Elevate, a double standard dandy, scrutiny alert, and quotable.
It’s all here in the Friday roundup.
Elevate your Foreign Corrupt Practices Act substantive knowledge and practical skills at the FCPA Institute – Nashville on May 2-3. As highlighted here , the FCPA Institute promotes active learning by participants through issue-spotting video exercises, skills exercises, small-group discussions, and the sharing of real-world practices and experiences.
FCPA Institute participants not only gain knowledge, practical skills and peer insight, but can also elect to have their knowledge assessed to earn a certificate of completion upon passing a written assessment tool. In this way, successful completion of the FCPA Institute represents a value-added credential for professional development. In addition, attorneys who complete the FCPA Institute are also eligible to receive Continuing Legal Education (“CLE”) credits and prior FCPA Institute participants have also received continuing education units from the Society of Corporate Compliance and Ethics.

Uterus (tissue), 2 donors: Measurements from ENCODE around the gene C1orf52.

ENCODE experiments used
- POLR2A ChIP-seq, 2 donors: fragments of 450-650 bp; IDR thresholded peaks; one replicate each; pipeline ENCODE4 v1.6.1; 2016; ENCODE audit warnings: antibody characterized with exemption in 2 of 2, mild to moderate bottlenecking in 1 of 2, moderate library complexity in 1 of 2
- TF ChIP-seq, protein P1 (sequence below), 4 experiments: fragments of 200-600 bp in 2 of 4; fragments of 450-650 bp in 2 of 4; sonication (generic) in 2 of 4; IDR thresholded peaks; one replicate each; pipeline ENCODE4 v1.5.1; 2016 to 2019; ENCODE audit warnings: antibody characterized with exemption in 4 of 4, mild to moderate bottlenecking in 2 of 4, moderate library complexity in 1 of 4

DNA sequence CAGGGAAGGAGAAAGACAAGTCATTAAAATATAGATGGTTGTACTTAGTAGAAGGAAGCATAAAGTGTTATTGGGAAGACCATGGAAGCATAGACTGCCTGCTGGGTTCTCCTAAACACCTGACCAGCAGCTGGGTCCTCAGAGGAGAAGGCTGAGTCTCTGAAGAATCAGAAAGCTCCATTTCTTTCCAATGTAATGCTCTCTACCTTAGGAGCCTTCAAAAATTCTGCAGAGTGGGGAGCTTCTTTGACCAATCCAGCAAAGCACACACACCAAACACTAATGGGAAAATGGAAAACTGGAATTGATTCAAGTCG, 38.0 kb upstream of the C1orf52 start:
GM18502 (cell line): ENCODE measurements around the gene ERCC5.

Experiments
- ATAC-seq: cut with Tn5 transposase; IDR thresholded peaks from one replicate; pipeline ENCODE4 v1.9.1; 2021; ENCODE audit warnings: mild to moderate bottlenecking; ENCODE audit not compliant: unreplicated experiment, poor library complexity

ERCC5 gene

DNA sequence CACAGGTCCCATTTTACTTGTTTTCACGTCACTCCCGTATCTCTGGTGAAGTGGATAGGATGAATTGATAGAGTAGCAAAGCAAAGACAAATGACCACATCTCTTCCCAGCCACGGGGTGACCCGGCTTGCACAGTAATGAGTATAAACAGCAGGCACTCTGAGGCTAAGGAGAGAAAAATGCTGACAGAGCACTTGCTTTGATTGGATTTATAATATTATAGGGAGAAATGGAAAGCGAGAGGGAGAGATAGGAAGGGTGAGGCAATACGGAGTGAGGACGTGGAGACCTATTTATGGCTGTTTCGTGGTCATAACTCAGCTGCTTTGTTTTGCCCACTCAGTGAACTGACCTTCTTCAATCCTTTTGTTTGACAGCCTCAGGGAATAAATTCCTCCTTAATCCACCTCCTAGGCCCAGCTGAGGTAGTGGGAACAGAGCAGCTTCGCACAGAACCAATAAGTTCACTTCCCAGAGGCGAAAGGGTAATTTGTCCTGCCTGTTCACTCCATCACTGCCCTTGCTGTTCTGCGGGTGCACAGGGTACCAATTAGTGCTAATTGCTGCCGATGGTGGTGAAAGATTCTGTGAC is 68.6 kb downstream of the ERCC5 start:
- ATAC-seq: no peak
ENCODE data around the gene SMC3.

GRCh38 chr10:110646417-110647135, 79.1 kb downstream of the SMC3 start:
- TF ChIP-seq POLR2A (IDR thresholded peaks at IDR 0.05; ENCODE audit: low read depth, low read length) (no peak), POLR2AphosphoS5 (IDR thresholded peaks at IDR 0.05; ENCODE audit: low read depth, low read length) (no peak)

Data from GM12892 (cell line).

Law firm lawyers, in-house counsel, accounting and auditing professionals and others have already registered for the FCPA Institute – Nashville. To join this group, click here  to register.
A Double Standard Dandy
Daily readers know that “double standard” issues are occasionally highlighted on these pages. Many of the examples highlighted are discussed in this article “The Double Standards and Uncomfortable Truths of Bribery Enforcement.” 
I am no election law expert and recognizing that the issues in this CNN video titled “Is it Legal to Bribe Convention Delegates?”  are presented as “what ifs,” but still this has the potential to be a double standard dandy. (See also this Bloomberg article  which also touches upon the issue).